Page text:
general labor group less than one- mentj especlauy the Home Seore.
half, and those of the metal, en- Ury f(yr the pavtlal adlninistra_
gineering and shipbuilding, and tl(m o£ Ju_Uce ,n favor of the Fas.
the    commerce,   distribution   and    ...
finance   groups,   less  than   three-     ^ r6solutlon urge8 the work.
fifths of their 1920 totals. erS|  ,n  vlew  of  the  slnistei.  actl.
Effect of Amalgamation vities undertaken with the coun-
The number of Unions fell from tenance of * the Government—e.g.,
1,161 in 1923 to 1,155 last year—a the strike-breaking plan of th*e O.
decrease of six, as compared with M. S„ the specially stimulated en-
1920, when there were 1,364 Un- rolment of special constables, etc.
ions in existence, last year's total —to do everything to strengthen
showed a decrease of 209. There the organized movement in pre-
were   26   new  Unions   formed   in paration  for the struggles ahead.
Advocates the Use of
Tanks Against Workers
LONDON.—Sir Basil Thomson,
head of Scotland Yard, in his recent work "Th,e Criminal" advocates the use of armored tanks
against workers, who are on strike
or demonstrate for better conditions. The following excerpt taken
from his book will give one an
idea of the propaganda that the
ruling class is now placing In the
minds of Its defenders.
"The mounted police were useful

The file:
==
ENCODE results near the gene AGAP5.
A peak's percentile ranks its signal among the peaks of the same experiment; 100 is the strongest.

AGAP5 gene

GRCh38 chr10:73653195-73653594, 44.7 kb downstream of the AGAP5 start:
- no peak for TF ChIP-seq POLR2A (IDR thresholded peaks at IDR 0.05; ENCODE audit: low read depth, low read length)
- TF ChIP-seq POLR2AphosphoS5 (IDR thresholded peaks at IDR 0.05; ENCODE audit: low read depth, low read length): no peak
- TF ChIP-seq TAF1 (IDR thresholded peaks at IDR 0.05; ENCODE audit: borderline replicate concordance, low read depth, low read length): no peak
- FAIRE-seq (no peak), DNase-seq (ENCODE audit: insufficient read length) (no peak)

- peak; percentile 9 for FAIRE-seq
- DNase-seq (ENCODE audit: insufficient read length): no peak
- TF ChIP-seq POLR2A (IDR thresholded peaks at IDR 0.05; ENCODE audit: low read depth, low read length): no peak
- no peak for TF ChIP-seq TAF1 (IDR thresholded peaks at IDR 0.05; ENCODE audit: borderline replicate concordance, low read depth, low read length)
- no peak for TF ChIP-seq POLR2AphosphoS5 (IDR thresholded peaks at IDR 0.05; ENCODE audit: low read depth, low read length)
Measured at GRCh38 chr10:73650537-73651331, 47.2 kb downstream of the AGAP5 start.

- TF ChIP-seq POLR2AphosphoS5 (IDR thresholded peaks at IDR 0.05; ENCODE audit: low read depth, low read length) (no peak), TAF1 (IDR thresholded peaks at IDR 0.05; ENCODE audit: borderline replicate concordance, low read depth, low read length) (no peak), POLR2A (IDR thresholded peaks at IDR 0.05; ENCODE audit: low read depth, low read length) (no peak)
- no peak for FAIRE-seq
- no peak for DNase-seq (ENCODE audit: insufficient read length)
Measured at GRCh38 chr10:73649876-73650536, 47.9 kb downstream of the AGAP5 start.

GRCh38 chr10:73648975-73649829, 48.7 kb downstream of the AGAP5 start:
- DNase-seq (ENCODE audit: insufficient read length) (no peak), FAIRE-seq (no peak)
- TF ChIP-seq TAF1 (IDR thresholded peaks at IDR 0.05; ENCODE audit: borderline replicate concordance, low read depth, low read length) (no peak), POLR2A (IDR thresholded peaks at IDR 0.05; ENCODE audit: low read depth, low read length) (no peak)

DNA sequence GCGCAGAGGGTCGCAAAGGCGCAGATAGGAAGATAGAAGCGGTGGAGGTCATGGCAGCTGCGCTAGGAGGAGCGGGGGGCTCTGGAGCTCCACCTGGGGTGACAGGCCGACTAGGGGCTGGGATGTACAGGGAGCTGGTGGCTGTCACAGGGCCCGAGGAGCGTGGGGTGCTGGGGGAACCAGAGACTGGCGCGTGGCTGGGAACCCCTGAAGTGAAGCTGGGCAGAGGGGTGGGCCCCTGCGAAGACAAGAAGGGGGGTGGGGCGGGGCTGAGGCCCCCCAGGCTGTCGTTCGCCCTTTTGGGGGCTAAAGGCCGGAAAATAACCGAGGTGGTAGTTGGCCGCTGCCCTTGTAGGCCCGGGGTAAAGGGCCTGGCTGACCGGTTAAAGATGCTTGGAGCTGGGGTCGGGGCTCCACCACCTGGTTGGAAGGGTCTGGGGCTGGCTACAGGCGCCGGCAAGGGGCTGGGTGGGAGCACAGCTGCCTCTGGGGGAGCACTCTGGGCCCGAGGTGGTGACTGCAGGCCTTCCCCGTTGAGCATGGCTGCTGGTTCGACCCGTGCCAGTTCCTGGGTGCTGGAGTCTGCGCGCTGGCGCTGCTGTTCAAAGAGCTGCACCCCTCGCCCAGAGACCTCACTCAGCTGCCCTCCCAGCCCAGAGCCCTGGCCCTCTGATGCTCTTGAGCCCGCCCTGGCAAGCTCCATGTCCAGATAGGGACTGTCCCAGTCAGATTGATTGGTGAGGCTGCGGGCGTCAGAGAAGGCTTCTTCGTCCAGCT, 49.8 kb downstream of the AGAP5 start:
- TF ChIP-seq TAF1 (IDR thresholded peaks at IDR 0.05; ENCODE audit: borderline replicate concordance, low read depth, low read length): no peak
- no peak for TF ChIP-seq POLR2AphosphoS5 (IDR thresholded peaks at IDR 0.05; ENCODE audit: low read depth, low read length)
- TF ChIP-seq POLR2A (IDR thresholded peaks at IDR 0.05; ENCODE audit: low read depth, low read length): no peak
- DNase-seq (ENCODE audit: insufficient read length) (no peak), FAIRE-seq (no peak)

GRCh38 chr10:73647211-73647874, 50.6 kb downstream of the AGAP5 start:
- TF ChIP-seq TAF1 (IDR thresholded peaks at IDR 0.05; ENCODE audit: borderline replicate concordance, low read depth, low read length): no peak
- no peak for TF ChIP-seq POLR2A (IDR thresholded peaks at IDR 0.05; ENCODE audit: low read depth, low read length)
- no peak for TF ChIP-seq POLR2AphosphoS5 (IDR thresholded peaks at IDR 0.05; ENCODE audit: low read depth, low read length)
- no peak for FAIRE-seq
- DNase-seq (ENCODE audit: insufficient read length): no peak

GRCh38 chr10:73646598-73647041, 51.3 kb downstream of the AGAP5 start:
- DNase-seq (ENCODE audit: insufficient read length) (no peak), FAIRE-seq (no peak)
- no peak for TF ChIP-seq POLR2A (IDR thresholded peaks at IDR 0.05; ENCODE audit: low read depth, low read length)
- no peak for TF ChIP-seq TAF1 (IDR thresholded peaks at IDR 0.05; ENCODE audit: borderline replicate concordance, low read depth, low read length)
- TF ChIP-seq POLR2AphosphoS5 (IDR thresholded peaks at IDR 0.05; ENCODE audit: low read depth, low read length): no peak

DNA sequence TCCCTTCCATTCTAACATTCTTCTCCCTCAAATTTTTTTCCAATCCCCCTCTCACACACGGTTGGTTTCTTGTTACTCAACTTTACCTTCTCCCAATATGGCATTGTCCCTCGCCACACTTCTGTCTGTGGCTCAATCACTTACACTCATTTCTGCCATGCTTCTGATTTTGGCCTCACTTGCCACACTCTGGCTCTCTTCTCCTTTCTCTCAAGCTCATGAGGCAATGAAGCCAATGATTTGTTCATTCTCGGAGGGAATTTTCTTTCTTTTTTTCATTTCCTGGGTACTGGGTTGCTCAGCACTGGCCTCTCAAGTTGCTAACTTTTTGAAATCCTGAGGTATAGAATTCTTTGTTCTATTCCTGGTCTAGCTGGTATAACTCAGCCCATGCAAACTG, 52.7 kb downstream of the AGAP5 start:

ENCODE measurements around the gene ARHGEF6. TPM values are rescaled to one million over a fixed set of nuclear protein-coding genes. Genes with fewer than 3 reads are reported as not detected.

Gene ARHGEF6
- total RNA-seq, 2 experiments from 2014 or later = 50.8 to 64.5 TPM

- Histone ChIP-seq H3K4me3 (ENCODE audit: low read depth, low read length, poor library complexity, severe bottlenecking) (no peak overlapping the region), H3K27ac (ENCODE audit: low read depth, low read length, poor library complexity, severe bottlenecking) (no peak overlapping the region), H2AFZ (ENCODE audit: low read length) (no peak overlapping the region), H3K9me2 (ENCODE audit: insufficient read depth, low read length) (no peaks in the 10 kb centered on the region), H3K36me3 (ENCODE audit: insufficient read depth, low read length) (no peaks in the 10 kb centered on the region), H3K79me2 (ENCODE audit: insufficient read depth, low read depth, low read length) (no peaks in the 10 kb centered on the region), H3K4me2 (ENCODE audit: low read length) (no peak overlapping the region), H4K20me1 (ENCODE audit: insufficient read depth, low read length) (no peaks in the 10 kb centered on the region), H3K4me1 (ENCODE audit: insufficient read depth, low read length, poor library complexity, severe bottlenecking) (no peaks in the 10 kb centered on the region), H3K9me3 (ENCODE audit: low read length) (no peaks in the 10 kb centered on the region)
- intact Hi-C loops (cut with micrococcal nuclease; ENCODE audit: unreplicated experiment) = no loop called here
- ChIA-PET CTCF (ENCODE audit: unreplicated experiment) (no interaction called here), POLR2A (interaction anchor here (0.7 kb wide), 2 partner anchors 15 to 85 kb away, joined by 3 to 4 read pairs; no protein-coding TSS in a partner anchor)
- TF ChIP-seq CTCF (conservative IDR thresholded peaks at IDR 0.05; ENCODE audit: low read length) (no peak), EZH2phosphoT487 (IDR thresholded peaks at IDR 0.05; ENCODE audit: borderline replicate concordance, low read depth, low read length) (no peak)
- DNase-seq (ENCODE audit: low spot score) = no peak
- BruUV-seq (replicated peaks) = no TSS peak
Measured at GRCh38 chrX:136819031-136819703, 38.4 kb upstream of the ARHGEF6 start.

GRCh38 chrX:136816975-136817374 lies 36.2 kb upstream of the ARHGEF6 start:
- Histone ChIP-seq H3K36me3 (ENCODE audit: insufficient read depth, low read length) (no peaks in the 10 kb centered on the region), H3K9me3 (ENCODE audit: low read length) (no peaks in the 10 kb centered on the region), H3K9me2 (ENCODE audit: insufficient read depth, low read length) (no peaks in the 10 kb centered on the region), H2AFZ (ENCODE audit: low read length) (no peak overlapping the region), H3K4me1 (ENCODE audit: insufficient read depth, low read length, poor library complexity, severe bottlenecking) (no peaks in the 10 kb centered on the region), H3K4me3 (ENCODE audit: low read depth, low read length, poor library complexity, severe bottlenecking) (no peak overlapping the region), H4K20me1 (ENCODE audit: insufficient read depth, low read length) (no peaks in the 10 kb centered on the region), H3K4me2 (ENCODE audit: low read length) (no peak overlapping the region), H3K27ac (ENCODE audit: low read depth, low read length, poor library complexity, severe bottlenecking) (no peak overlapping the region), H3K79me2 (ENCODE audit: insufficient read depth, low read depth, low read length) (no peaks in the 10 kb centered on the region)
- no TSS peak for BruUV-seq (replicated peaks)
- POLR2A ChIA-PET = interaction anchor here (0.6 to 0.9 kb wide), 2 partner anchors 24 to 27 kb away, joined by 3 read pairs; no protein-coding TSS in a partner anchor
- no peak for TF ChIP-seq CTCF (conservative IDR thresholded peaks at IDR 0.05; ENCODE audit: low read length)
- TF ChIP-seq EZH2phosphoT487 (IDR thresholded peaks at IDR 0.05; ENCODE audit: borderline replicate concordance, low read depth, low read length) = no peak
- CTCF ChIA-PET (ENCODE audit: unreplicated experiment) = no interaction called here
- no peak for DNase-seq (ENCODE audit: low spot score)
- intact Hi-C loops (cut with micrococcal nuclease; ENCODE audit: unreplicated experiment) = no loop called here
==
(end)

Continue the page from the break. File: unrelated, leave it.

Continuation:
ln their day, but the day has passed. The defence for them is that
they are useful incontrolling disorderly crowds, but a London
crowd Intent on mischief in these
days would have the men off their
horses in the first rush, since the
modern paving gives no sure foothold for a horse, however, lie may
shot. . . The modern appliance for
dealing with disorderly crowds Is
the motor-lorry filled with police
and driven slowly along the line
to which the crowd Is to be kept,
or, In case of a mob bent on outrage, the light tank."
Miners Demand Release
Of British Communists
LONDON.—The miners' E. C,
with Herbert Smith In the chair,
passed the following important
'This Committee unanimously
protests against the altogether unwarrantable and severe sentences
inflicted upon.the officials of the
Communist Party, considering that
the whole proceedings were influenced at every stage by political
bias. We unite with the other
trade unions in demanding their
Immediate release an'd the prevention of this attempt to interfere with the freedom of the press
free speech, and personal liberty of
Signed on behalf of the Executive Committee of- the Miners'
Federation  of Great Britain.
Herbert Smith, President.
Rt. Hon. T. Richards, Vice-President.
W. P Richardson, Treasurer
A. J. Cook, Secretary
British Oil Workers
Fight Wage Reduction
LONDON.—It was decided by
the Executive of the Shale Miners
nad Oil Workers' Union on November 22, to continue the strike In
resistance to a wage reduction of
10 per cent, until the reduction ls